David Roos (U Penn) Part 2: The apicomplexan plastid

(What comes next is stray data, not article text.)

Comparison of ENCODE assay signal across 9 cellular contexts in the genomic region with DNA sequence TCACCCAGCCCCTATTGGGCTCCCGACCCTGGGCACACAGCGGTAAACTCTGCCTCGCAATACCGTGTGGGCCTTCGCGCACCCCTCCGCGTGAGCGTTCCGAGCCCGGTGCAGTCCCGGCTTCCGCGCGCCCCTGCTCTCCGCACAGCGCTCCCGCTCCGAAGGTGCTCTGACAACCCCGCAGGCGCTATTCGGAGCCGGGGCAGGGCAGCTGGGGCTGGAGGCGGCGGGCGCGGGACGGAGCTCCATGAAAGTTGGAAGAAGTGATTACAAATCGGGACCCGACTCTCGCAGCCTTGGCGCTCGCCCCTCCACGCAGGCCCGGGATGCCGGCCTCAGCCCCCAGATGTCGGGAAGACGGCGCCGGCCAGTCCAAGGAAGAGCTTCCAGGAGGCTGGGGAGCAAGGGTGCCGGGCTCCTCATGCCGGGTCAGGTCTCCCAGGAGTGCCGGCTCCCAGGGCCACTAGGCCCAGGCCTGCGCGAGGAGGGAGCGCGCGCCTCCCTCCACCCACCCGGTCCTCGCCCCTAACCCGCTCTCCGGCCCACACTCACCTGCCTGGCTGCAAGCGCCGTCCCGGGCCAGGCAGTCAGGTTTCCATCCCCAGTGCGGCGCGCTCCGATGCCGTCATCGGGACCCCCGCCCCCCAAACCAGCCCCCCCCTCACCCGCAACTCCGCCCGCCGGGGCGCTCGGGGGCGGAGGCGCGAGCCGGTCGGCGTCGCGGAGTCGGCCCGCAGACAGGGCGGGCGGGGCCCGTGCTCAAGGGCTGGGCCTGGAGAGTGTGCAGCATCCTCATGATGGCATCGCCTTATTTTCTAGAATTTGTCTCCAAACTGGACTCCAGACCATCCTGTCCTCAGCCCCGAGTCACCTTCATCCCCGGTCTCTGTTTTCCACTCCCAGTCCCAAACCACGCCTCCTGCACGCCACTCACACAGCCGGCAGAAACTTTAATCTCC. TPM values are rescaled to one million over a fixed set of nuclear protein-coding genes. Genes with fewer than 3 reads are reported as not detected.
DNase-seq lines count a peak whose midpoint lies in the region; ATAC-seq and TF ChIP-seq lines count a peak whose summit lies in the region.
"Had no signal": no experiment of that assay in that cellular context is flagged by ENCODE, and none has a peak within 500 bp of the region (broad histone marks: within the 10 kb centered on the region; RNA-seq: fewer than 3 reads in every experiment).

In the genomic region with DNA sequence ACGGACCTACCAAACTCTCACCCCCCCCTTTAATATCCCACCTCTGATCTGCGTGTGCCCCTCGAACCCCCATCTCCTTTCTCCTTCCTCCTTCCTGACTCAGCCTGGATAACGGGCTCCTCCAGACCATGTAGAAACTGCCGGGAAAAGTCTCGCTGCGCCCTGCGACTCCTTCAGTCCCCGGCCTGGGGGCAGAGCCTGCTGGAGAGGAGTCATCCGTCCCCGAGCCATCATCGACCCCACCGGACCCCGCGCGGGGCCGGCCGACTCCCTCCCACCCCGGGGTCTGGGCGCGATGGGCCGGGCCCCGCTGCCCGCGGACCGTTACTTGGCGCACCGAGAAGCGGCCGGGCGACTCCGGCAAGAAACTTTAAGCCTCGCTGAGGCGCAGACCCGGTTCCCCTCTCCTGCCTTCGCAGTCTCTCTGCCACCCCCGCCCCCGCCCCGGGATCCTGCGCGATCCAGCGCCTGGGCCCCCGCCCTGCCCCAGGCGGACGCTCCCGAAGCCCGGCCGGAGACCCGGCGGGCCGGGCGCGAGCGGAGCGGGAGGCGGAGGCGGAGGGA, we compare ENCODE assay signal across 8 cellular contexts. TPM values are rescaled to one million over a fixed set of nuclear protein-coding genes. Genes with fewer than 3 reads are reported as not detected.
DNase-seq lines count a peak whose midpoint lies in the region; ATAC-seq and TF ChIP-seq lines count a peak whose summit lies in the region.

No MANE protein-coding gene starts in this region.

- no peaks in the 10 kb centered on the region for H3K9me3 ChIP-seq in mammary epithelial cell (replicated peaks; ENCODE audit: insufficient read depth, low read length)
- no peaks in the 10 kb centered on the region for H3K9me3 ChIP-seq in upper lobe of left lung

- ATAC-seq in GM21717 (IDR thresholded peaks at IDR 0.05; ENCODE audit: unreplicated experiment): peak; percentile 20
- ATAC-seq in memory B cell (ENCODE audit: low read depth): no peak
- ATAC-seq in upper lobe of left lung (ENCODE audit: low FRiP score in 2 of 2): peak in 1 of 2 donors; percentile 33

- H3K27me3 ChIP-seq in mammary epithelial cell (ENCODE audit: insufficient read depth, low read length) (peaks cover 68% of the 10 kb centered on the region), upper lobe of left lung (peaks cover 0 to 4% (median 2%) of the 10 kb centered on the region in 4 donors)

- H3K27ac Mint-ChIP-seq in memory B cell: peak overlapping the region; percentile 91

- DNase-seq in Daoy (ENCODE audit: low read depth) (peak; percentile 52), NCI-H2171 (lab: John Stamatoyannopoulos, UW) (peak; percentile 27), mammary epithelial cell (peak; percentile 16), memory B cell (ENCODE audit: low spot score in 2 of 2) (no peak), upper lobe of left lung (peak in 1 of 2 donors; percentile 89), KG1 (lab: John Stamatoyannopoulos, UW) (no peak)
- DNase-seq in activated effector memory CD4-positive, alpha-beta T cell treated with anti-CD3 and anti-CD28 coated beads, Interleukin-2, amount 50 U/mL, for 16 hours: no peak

http://ibioseminars.hhmi.org/lectures/global-health-a-energy/david-s-roos.html Antibiotics are effective because they kill bacteria without harming humans and other eukaryotes (organisms with cells that contain nuclei). So why are the eukaryotic parasites responsible for malaria and toxoplasmosis killed by drugs like clindamycin? Multidisciplinary studies integrating molecular genetics, cell biology, biochemistry, pharmacology and computational genomics reveal that such drugs target an unusual organelle. The "apicoplast" was acquired when an ancestral organism 'ate' a eukaryotic alga, and retained the algal plastid -- a relative of plant chloroplasts derived from a bacterial ancestor. Although no longer photosynthetic, the apicoplast is essential for parasite survival, providing new targets for drug development. See more at http://www.ibioseminars.org
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